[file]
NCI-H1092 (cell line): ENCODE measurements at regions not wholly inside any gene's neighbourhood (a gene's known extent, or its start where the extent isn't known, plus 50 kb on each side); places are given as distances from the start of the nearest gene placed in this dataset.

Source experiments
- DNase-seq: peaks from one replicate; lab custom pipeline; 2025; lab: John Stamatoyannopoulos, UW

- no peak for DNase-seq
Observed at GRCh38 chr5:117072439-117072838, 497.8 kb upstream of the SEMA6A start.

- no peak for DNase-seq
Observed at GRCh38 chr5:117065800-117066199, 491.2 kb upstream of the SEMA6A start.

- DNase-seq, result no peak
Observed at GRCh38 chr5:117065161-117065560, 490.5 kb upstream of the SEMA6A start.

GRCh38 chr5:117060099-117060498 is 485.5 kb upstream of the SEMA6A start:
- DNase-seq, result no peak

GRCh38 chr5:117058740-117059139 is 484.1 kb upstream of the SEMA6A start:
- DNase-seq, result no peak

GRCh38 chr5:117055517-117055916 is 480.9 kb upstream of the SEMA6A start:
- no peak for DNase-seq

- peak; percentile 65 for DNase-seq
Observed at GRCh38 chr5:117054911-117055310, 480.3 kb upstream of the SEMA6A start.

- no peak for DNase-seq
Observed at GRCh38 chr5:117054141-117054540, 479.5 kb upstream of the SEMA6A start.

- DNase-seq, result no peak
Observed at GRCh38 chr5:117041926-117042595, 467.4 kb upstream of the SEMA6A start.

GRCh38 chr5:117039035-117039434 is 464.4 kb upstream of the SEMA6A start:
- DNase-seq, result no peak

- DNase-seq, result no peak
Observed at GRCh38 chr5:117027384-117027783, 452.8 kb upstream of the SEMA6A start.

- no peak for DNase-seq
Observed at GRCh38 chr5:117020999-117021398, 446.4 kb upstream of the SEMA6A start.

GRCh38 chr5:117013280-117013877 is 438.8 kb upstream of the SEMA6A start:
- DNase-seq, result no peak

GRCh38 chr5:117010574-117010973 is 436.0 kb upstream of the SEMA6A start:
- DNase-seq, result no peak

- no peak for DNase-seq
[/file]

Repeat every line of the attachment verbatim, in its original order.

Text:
NCI-H1092 (cell line): ENCODE measurements at regions not wholly inside any gene's neighbourhood (a gene's known extent, or its start where the extent isn't known, plus 50 kb on each side); places are given as distances from the start of the nearest gene placed in this dataset.

Source experiments
- DNase-seq: peaks from one replicate; lab custom pipeline; 2025; lab: John Stamatoyannopoulos, UW

- no peak for DNase-seq
Observed at GRCh38 chr5:117072439-117072838, 497.8 kb upstream of the SEMA6A start.

- no peak for DNase-seq
Observed at GRCh38 chr5:117065800-117066199, 491.2 kb upstream of the SEMA6A start.

- DNase-seq, result no peak
Observed at GRCh38 chr5:117065161-117065560, 490.5 kb upstream of the SEMA6A start.

GRCh38 chr5:117060099-117060498 is 485.5 kb upstream of the SEMA6A start:
- DNase-seq, result no peak

GRCh38 chr5:117058740-117059139 is 484.1 kb upstream of the SEMA6A start:
- DNase-seq, result no peak

GRCh38 chr5:117055517-117055916 is 480.9 kb upstream of the SEMA6A start:
- no peak for DNase-seq

- peak; percentile 65 for DNase-seq
Observed at GRCh38 chr5:117054911-117055310, 480.3 kb upstream of the SEMA6A start.

- no peak for DNase-seq
Observed at GRCh38 chr5:117054141-117054540, 479.5 kb upstream of the SEMA6A start.

- DNase-seq, result no peak
Observed at GRCh38 chr5:117041926-117042595, 467.4 kb upstream of the SEMA6A start.

GRCh38 chr5:117039035-117039434 is 464.4 kb upstream of the SEMA6A start:
- DNase-seq, result no peak

- DNase-seq, result no peak
Observed at GRCh38 chr5:117027384-117027783, 452.8 kb upstream of the SEMA6A start.

- no peak for DNase-seq
Observed at GRCh38 chr5:117020999-117021398, 446.4 kb upstream of the SEMA6A start.

GRCh38 chr5:117013280-117013877 is 438.8 kb upstream of the SEMA6A start:
- DNase-seq, result no peak

GRCh38 chr5:117010574-117010973 is 436.0 kb upstream of the SEMA6A start:
- DNase-seq, result no peak

- no peak for DNase-seq